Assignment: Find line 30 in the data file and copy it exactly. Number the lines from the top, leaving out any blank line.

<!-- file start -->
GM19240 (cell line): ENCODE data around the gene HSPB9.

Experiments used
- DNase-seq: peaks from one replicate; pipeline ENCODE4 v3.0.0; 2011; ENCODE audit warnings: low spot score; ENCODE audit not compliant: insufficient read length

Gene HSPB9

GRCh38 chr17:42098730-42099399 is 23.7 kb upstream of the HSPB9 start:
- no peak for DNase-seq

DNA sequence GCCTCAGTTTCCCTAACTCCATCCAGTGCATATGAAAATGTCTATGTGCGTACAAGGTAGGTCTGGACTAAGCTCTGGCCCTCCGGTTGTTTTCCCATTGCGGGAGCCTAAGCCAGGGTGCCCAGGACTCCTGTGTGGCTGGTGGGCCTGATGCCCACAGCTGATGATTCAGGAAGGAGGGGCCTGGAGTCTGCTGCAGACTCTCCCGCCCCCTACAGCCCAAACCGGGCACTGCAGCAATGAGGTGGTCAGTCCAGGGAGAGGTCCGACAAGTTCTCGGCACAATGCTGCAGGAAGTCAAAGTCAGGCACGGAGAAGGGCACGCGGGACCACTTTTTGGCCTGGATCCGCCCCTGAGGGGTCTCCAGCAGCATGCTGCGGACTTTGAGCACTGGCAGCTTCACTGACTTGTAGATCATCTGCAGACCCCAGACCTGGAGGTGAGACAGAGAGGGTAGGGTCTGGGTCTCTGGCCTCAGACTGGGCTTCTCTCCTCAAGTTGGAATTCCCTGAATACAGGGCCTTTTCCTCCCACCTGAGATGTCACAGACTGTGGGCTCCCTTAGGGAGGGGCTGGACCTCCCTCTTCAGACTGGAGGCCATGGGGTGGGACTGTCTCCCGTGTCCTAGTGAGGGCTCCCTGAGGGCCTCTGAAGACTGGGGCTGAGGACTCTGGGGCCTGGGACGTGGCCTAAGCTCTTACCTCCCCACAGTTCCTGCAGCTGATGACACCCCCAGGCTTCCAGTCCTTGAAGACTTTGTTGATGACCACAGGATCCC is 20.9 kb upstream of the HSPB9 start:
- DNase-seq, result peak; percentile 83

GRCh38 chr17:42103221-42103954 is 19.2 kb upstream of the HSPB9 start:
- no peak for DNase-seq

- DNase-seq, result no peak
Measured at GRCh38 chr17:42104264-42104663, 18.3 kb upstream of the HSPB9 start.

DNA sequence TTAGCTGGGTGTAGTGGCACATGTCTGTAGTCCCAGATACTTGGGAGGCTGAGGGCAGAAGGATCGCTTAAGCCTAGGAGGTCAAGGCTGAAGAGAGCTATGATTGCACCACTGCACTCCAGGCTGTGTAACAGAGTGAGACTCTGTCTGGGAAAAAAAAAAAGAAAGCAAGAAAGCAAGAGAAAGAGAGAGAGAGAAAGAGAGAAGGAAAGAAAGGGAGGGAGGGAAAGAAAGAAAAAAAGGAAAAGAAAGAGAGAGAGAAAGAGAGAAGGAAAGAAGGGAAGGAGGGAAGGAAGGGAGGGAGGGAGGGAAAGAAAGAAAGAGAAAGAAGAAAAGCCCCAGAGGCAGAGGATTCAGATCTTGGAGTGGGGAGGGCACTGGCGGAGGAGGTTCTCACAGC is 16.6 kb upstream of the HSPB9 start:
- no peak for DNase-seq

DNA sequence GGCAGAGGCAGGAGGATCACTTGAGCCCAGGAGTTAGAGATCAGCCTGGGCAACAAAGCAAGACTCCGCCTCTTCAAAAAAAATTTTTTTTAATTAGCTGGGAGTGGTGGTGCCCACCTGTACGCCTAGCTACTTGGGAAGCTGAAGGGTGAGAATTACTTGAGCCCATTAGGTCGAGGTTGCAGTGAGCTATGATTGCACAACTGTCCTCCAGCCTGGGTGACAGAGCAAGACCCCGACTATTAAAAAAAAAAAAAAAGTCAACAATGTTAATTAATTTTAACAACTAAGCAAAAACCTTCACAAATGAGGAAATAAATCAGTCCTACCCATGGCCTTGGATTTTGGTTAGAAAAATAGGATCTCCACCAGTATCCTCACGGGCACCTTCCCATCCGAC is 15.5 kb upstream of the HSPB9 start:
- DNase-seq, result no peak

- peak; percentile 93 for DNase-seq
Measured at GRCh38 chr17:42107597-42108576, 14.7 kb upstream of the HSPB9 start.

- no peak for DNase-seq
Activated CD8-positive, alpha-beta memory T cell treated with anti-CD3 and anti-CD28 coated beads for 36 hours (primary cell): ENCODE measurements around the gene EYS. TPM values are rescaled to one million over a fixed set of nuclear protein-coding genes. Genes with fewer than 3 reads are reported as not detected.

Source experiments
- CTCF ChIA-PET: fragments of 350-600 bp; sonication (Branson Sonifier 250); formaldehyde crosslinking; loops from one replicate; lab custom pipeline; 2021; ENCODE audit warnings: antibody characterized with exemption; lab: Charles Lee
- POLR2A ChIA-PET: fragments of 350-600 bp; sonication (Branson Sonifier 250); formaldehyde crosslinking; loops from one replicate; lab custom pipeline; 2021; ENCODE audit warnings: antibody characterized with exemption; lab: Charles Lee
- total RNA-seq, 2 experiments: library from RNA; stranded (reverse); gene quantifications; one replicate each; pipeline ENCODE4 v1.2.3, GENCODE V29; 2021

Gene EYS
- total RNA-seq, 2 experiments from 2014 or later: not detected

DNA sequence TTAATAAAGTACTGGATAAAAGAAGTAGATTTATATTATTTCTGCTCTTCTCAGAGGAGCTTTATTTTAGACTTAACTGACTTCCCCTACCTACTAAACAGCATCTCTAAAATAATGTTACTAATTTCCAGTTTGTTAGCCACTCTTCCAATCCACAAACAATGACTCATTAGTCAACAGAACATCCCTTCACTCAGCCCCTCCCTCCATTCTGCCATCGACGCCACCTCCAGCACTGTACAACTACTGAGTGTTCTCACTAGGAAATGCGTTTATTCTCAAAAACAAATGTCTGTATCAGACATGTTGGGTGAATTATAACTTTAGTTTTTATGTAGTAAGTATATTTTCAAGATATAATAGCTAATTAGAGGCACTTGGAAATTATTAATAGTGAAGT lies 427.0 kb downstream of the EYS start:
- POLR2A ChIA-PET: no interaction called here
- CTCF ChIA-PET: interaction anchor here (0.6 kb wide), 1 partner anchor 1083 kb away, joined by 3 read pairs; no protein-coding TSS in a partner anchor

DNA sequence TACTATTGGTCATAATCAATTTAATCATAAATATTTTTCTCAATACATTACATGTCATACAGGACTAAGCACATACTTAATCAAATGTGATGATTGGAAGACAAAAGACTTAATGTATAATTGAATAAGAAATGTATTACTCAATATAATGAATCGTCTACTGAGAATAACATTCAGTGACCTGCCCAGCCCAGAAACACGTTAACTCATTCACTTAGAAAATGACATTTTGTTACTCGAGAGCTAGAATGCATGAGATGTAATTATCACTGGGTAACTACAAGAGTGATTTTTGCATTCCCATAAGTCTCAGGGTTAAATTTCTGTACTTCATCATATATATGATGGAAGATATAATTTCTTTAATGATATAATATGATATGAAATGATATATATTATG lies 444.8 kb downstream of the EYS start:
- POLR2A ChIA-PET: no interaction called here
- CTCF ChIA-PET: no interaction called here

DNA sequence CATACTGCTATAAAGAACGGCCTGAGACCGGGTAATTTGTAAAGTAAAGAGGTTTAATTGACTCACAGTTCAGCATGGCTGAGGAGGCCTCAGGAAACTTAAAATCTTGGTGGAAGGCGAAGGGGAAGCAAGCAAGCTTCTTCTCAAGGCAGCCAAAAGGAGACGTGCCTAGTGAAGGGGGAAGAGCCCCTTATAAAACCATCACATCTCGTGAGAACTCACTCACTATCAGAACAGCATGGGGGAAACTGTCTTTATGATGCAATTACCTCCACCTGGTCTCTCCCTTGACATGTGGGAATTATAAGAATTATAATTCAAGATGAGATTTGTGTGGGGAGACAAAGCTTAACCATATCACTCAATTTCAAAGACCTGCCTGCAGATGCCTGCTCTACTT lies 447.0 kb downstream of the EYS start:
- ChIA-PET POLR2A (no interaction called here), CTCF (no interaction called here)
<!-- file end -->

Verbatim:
DNA sequence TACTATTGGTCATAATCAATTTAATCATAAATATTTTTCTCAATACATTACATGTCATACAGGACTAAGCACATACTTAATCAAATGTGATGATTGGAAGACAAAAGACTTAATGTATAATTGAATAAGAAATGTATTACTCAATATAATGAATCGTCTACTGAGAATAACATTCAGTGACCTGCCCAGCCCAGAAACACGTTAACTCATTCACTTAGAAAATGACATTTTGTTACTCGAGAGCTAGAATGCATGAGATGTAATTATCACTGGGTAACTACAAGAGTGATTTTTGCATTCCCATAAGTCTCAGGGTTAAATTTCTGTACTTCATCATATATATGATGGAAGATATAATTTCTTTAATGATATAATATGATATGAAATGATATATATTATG lies 444.8 kb downstream of the EYS start: